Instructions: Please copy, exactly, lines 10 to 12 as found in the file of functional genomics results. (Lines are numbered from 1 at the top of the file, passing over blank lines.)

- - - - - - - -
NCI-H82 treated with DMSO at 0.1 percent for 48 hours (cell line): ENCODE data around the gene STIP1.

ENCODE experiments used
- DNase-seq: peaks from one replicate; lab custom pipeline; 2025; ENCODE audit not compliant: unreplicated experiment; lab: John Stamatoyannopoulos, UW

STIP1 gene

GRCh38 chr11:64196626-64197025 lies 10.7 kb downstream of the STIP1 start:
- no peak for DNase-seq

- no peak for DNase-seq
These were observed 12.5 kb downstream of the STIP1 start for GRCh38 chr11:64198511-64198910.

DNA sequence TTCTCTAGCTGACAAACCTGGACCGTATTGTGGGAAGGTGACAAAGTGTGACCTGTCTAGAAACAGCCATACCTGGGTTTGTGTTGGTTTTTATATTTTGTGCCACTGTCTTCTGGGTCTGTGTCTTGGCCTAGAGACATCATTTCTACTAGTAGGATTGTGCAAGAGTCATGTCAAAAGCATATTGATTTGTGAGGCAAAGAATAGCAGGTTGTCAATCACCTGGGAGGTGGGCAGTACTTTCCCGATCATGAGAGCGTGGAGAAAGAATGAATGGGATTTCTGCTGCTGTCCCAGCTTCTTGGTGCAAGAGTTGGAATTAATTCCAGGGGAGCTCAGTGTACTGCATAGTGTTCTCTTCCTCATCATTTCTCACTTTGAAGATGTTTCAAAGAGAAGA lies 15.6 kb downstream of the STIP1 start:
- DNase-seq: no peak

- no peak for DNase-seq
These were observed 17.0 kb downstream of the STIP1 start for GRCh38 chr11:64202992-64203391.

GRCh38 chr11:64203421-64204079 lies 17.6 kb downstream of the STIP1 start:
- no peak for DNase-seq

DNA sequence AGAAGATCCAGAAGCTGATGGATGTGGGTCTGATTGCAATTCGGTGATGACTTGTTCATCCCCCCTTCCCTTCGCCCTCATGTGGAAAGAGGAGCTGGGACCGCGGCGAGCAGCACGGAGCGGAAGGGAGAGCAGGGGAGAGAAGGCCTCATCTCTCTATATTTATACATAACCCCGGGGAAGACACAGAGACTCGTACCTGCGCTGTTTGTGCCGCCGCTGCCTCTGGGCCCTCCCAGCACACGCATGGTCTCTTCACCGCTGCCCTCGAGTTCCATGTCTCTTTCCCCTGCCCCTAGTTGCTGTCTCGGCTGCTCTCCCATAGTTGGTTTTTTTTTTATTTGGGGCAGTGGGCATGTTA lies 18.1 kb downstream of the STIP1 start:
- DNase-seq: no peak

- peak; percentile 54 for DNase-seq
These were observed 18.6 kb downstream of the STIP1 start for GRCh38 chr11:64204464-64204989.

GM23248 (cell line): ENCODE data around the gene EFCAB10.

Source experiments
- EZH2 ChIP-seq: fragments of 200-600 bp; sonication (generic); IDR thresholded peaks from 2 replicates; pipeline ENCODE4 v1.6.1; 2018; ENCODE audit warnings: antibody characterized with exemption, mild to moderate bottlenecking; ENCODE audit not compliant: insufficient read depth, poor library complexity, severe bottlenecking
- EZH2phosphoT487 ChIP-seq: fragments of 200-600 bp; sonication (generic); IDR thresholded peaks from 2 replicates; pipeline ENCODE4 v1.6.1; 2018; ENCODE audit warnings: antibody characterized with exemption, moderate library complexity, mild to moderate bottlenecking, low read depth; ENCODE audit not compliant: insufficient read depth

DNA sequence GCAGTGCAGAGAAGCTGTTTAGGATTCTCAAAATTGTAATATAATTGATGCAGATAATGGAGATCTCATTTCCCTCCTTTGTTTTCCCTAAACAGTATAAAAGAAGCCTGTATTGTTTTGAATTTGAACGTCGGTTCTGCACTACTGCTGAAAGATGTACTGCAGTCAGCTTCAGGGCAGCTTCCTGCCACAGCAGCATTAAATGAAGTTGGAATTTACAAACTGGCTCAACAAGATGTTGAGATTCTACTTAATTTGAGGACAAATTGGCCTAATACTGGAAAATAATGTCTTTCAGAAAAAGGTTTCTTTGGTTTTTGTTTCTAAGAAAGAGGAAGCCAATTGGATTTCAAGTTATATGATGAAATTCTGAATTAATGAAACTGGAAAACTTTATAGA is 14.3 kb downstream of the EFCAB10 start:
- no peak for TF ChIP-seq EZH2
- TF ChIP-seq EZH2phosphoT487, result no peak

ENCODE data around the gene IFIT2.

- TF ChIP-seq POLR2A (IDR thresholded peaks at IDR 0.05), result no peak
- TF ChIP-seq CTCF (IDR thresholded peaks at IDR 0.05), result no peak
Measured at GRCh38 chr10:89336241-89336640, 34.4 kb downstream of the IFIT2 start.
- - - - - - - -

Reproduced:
- DNase-seq: no peak

- no peak for DNase-seq
These were observed 17.0 kb downstream of the STIP1 start for GRCh38 chr11:64202992-64203391.